“Humans aren’t built to sit all day. Nor are we built for the kinds of repetitive, small movements that so much of today’s specialized work demands. Our bodies crave big, varied movements that originate at the core of our body.” (Scott Jurek, Eat & Run: My Unlikely Journey to Ultramarathon Greatness)
The world is charged with the grandeur of God.
It will flame out, like shining from shook foil;
It gathers to a greatness, like the ooze of oil
Crushed. Why do men then now not reck his rod?
Generations have trod, have trod, have trod;
And all is seared with trade; bleared, smeared with toil;
And wears man’s smudge and shares man’s smell: the soil
Is bare now, nor can foot feel, being shod.
And for all this, nature is never spent;
There lives the dearest freshness deep down things;
And though the last lights off the black West went
Oh, morning, at the brown brink eastward, springs —
Because the Holy Ghost over the bent
World broods with warm breast and with ah! bright wings.
(Gerard Manley Hopkins, “God’s Grandeur”)
Ultra-runner champion Scott Jurek (whose autobiography is an extremely inspirational and interesting read, even for those of use who vehemently disagree with the ideas about diet and nutrition he espouses in the work) is correct: human bodies do long for big, varied movements, and when one is used to moving – running! – for miles every day, for long periods of time outside the house, a sudden halt to that activity brings her shock at first, then disbelieve next, then finally a reluctant, depressed acceptance of reality. At the moment when she realizes that she really, absolutely cannot run for an unspecified period of time, a sort of panic takes over. How, she asks herself, will she replace that movement: that activity that releases such endorphins into her being, and releases her into the world as well? Should she do upper body and core work at the gym, where she will be surrounded by television screens showing CNN or music videos? Surrounded by people plugged up to machines that merely mimic running – not even truly moving – while they remain plugged into their various personal technological devices? Where, in the gym, are the trees?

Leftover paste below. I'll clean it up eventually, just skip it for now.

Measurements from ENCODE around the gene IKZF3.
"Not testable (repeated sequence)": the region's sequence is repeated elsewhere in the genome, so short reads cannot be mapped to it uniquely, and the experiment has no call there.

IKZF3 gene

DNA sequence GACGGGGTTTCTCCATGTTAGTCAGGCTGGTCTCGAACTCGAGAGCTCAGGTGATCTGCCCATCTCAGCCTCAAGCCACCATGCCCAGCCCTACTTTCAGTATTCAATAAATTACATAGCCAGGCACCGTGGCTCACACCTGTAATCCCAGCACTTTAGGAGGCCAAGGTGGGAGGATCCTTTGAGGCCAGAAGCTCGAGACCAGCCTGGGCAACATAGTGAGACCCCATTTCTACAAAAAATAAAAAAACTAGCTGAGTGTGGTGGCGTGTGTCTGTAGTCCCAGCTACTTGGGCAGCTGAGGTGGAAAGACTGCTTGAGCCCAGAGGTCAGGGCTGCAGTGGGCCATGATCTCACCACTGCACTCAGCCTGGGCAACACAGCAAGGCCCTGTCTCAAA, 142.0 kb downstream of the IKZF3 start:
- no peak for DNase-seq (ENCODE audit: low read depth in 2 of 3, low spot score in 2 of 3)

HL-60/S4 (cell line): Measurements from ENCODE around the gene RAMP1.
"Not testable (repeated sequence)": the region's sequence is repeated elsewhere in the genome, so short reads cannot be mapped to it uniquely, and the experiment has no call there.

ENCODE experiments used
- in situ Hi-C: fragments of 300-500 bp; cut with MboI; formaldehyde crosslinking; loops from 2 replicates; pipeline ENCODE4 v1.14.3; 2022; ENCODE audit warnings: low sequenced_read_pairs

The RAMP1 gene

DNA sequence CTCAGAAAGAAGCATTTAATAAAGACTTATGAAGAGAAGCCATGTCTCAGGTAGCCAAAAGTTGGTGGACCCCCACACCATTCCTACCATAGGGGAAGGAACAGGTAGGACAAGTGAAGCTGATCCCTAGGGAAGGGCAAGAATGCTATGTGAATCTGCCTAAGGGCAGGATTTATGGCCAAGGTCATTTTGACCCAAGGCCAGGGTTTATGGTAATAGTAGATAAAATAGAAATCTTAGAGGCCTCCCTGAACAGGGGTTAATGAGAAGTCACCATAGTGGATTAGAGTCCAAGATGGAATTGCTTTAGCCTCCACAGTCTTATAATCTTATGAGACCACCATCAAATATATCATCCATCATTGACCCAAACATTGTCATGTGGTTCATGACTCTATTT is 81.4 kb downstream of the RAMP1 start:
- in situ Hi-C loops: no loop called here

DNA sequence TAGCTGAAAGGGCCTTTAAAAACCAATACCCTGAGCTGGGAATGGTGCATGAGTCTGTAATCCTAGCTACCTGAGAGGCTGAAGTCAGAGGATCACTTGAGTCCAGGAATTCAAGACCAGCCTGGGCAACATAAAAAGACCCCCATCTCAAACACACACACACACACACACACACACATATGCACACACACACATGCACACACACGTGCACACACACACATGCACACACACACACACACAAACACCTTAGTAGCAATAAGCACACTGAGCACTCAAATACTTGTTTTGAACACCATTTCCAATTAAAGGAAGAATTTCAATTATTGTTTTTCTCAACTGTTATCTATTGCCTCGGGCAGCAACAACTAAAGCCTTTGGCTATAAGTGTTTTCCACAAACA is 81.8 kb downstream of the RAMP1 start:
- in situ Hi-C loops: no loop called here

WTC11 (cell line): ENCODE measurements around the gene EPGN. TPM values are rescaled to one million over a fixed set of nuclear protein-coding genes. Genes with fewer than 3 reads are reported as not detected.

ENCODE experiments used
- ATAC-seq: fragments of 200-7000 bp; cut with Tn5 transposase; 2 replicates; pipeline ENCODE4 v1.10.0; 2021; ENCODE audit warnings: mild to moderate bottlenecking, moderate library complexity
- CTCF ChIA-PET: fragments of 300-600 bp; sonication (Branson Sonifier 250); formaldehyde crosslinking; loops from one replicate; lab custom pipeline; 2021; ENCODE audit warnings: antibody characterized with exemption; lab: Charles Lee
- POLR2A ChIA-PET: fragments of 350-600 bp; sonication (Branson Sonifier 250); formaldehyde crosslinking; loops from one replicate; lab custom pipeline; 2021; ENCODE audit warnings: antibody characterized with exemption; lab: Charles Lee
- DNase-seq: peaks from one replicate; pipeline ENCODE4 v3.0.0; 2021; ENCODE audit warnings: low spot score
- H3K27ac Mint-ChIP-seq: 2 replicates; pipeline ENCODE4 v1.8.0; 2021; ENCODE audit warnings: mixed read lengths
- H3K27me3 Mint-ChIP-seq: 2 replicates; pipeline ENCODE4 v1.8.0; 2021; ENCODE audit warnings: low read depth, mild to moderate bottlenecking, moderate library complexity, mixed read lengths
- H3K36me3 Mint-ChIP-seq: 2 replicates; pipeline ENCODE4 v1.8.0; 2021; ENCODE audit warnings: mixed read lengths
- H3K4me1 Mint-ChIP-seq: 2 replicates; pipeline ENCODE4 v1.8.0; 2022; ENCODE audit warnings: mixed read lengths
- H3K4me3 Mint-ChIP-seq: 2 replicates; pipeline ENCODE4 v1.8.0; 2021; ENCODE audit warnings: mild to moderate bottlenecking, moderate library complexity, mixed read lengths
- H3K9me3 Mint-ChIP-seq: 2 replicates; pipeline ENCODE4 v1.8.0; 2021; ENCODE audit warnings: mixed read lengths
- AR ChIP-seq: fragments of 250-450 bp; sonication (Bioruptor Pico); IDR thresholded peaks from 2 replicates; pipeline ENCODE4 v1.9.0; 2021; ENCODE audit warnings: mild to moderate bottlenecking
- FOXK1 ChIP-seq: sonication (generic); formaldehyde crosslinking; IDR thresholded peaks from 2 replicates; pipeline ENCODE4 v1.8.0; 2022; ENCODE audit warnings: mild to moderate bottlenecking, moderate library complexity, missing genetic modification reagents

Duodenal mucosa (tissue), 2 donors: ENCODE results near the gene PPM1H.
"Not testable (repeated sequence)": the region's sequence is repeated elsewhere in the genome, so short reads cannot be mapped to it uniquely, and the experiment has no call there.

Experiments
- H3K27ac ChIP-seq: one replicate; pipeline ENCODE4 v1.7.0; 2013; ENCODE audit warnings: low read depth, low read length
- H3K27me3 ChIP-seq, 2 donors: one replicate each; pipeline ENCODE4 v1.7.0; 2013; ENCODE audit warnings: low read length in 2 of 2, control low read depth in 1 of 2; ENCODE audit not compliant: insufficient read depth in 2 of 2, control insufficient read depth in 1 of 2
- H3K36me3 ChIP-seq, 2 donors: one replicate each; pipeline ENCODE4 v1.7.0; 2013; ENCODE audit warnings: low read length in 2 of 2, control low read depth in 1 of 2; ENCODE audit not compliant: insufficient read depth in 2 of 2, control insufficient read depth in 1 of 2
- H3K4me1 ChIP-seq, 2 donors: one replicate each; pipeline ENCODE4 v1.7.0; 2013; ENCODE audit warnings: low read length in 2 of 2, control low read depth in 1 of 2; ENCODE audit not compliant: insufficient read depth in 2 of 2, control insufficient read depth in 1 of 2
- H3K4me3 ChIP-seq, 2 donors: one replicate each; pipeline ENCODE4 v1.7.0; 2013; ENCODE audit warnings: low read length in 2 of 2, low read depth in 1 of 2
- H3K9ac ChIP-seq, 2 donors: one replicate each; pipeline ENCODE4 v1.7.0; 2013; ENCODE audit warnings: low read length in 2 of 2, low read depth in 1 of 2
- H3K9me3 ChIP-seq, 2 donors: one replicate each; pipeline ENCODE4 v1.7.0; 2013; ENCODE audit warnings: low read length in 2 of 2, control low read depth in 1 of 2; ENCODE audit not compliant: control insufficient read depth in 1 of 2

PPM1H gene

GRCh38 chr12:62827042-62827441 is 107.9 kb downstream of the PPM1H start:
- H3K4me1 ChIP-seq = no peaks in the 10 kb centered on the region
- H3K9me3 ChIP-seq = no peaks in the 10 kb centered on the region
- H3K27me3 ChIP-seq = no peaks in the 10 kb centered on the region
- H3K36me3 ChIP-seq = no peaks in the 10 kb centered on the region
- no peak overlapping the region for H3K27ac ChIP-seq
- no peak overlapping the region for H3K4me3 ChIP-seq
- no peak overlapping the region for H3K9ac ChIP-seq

The multi-hued and varied wild flowers?
The prickly pear cacti with their yellow, tulip-shaped blossoms?
The deer, gracefully running just far enough from the trail’s edge to guardedly observe the passersby? The cotton-tail bunnies, sprinting nervously and quickly off the trail to hide from passersby? The cattle contently grazing under the mesquite trees, occasionally lifting up their mellow brown eyes to gaze at passersby?
The rattlesnake heading out for dinner at sunset?
No, no, no. The gym will never be a place in which people can experience the “dearest, freshness deep down things” or the sweet, mild creatures of nature. No, the gym will definitely not do as a place of active recovery.
All these thoughts and feelings passed through my mind, psyche, and spirit when an injury I received in the line of duty (baby-sitting our grandsons) side-lined me from running for several weeks. A chance poor landing on my feet as I sprung from a couch to chase after my precious B caused the detachment of my calf muscle from the bone to which it belongs. A grade two tear! Only water jogging and cycling, the doctor says, until further notice. Obviously I couldn’t go several weeks without moving, and moving outdoors as well! I began water jogging, but I needed something more to fill that grief and emptiness left by my forced hiatus from running! To assuage my distress and depression, Phillip bought me a nice urban hybrid bicycle.
At least I could move again, and spend time outside with the deer, the bunnies, and the trees. Cycling is nice; it offer’s one’s body some exercise and fulfills that need for speed. Cycling, however, is NOT running.
This week, the good Dr. Young freed me! He said I am healed well enough to run again, albeit in a limited fashion for the next month. To celebrate my return to running, I made some “bullet proof” coffee to try out as a pre-run drink. Made with good quality butter and coconut oil, how can it fail to be a delicious and beneficial drink to aid one’s work out? I gave my bullet proof coffee a bit of a twist; I had to add chocolate and sugar, of course! It tastes delicious. Best of all, it is naturally gluten-free! Often runners benefit from drinking, rather than eating, pre-run fuels.
Mocha Butter Coffee with MCT
8 oz strong coffee, freshly brewed
1 tbls dutch process unsweetened cocoa
1 tbls virgin coconut oil
2 tbls whole fat butter (preferably from grass-fed cows)
Sugar to taste (I use coconut sugar)
Pour the hot, freshly brewed coffee into a blender. Mix the cocoa with just enough water to form a paste. Add the cocoa paste, butter, coconut oil, butter, and sugar. Blend until the butter and oil are melted and the coffee is smooth. Pour into a mug; the coffee will have a nice, foamy head on it. Enjoy!